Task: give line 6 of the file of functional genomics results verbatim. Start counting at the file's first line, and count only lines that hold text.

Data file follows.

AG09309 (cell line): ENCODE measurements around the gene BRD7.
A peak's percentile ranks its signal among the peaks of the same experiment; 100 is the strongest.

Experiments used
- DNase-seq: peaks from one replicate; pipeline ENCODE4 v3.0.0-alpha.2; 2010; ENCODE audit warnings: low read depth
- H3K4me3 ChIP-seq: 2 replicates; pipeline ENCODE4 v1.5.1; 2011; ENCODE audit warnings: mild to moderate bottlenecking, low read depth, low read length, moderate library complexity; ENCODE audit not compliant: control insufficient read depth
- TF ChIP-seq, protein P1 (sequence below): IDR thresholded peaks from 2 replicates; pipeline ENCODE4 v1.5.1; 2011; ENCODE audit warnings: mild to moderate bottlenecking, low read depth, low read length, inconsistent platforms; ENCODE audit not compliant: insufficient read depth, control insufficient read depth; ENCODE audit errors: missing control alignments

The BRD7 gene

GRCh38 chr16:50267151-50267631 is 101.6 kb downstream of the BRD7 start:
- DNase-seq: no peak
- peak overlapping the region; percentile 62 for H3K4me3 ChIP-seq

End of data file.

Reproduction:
- TF ChIP-seq, protein P1 (sequence below): IDR thresholded peaks from 2 replicates; pipeline ENCODE4 v1.5.1; 2011; ENCODE audit warnings: mild to moderate bottlenecking, low read depth, low read length, inconsistent platforms; ENCODE audit not compliant: insufficient read depth, control insufficient read depth; ENCODE audit errors: missing control alignments